Mayetiola destructor
Hessian fly
Aedes aegypti
Yellow fever mosquito
Anopheles gambiae
Malaria mosquito
Culex quinquefasciatus
Southern house mosquito
Orthologs in non-Dipteran Insects (via OrthoDB v9.1) ( EOG090W06AW )
Organism
Common Name
Gene
Multiple Dmel Genes in this Orthologous Group
Bombyx mori
Silkmoth
Bombyx mori
Silkmoth
Bombyx mori
Silkmoth
Bombyx mori
Silkmoth
Danaus plexippus
Monarch butterfly
Danaus plexippus
Monarch butterfly
Danaus plexippus
Monarch butterfly
Danaus plexippus
Monarch butterfly
Heliconius melpomene
Postman butterfly
Heliconius melpomene
Postman butterfly
Heliconius melpomene
Postman butterfly
Heliconius melpomene
Postman butterfly
Heliconius melpomene
Postman butterfly
Apis florea
Little honeybee
Apis florea
Little honeybee
Apis florea
Little honeybee
Apis florea
Little honeybee
Apis mellifera
Western honey bee
Apis mellifera
Western honey bee
Apis mellifera
Western honey bee
Apis mellifera
Western honey bee
Bombus impatiens
Common eastern bumble bee
Bombus impatiens
Common eastern bumble bee
Bombus impatiens
Common eastern bumble bee
Bombus impatiens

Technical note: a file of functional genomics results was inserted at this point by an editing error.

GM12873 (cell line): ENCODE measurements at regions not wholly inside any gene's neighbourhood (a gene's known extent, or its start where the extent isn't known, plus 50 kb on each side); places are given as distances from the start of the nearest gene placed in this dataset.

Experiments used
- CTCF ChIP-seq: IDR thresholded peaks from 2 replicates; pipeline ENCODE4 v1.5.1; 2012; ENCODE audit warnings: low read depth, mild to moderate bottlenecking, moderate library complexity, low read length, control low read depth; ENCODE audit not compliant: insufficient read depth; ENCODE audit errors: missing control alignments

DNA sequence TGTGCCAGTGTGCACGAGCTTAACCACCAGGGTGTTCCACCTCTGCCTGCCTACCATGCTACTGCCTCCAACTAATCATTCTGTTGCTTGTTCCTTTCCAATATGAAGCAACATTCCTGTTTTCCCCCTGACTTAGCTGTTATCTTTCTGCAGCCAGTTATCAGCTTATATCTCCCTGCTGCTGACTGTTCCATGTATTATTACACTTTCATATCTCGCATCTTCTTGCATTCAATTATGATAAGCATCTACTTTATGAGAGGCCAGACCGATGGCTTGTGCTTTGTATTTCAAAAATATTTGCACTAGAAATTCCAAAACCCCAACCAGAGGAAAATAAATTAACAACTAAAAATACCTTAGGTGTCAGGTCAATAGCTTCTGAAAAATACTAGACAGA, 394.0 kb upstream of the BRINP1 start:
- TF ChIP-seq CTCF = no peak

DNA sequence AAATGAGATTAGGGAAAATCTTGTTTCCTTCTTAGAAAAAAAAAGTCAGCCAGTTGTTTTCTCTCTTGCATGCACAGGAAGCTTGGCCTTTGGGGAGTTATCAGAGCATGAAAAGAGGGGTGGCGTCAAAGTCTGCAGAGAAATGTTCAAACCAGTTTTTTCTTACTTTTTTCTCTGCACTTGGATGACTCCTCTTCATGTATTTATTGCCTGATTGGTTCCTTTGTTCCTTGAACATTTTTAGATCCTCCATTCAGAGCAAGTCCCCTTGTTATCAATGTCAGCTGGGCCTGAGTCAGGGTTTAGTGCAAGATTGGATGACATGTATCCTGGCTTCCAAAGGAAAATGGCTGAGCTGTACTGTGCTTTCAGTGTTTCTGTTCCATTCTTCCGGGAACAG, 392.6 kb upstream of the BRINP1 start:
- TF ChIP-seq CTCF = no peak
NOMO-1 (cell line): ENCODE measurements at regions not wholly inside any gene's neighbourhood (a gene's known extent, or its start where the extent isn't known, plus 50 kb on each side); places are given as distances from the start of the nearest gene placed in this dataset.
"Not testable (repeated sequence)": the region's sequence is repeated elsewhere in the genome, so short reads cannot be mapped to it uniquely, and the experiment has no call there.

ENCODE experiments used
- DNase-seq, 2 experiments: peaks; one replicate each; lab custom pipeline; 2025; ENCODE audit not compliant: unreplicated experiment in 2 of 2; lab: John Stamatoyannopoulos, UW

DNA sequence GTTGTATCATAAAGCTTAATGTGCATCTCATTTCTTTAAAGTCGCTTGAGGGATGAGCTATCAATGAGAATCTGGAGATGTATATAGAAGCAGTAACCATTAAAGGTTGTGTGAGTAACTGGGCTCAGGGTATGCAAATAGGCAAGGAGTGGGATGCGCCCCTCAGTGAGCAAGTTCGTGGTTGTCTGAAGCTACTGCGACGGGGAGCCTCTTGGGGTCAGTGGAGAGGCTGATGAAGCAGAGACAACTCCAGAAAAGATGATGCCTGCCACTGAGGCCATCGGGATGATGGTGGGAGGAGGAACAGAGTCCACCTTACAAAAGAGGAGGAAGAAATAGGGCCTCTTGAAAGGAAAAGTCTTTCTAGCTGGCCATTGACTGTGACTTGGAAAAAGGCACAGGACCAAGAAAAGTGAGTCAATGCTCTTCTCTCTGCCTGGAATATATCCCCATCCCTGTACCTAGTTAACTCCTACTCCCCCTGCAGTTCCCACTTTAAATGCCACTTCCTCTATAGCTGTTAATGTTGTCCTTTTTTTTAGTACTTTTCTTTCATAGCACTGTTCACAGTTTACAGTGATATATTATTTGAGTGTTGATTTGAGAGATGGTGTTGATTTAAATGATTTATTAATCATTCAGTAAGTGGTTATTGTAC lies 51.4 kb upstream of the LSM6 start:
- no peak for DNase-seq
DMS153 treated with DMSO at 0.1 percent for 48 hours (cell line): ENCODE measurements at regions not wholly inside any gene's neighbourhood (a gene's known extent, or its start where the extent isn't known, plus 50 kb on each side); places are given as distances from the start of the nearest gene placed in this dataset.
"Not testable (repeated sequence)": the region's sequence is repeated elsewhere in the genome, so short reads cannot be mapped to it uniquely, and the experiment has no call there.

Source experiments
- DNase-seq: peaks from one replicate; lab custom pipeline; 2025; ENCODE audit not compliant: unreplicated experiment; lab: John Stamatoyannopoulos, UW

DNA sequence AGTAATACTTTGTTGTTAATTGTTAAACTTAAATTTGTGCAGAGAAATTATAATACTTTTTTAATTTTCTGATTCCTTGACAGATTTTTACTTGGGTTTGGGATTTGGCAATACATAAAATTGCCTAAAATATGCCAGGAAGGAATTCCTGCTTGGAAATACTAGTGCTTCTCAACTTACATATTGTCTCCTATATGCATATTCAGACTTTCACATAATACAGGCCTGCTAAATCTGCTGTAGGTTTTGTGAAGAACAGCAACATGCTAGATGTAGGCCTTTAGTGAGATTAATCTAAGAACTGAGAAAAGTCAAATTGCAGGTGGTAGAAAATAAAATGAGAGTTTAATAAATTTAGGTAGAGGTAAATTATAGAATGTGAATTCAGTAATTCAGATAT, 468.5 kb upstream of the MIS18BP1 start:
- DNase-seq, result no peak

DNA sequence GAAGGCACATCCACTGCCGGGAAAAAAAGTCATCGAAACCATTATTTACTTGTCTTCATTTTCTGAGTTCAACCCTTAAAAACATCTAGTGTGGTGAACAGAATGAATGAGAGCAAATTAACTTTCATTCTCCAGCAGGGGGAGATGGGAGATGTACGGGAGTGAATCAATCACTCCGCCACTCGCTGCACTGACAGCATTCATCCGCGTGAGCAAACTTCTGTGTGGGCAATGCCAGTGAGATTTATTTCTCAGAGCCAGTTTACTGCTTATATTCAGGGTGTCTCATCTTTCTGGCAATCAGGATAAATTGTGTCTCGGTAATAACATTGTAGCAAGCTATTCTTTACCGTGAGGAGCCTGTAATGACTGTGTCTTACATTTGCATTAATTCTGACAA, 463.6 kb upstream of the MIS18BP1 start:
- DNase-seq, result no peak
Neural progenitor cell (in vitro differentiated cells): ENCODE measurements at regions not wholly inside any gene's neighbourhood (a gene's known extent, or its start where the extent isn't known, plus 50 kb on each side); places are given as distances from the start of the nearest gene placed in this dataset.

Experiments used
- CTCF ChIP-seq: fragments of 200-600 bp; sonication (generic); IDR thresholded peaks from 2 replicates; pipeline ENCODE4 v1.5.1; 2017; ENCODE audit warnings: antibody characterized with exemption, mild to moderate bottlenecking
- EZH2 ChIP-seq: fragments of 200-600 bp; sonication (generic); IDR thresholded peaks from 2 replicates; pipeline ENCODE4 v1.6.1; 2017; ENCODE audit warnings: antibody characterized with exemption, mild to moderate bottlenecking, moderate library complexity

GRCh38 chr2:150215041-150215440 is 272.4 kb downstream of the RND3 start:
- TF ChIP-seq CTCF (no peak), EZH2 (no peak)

Common eastern bumble bee
Bombus terrestris
Buff-tailed bumblebee
Bombus terrestris
Buff-tailed bumblebee
Bombus terrestris
Buff-tailed bumblebee
Bombus terrestris
Buff-tailed bumblebee
Linepithema humile
Argentine ant
Linepithema humile
Argentine ant
Linepithema humile
Argentine ant
Linepithema humile
Argentine ant
Megachile rotundata
Alfalfa leafcutting bee
Megachile rotundata
Alfalfa leafcutting bee
Megachile rotundata
Alfalfa leafcutting bee
Megachile rotundata
Alfalfa leafcutting bee
Nasonia vitripennis
Parasitic wasp
Nasonia vitripennis
Parasitic wasp
Nasonia vitripennis
Parasitic wasp
Nasonia vitripennis
Parasitic wasp
Dendroctonus ponderosae
Mountain pine beetle
Dendroctonus ponderosae
Mountain pine beetle
Dendroctonus ponderosae
Mountain pine beetle
Dendroctonus ponderosae
Mountain pine beetle
Tribolium castaneum
Red flour beetle
Tribolium castaneum
Red flour beetle
Tribolium castaneum
Red flour beetle
Tribolium castaneum
Red flour beetle
Pediculus humanus
Human body louse
Pediculus humanus
Human body louse
Pediculus humanus
Human body louse
Pediculus humanus
Human body louse
Pediculus humanus
Human body louse
Rhodnius prolixus
Kissing bug
Cimex lectularius
Bed bug
Cimex lectularius
Bed bug
Cimex lectularius
Bed bug
Cimex lectularius
Bed bug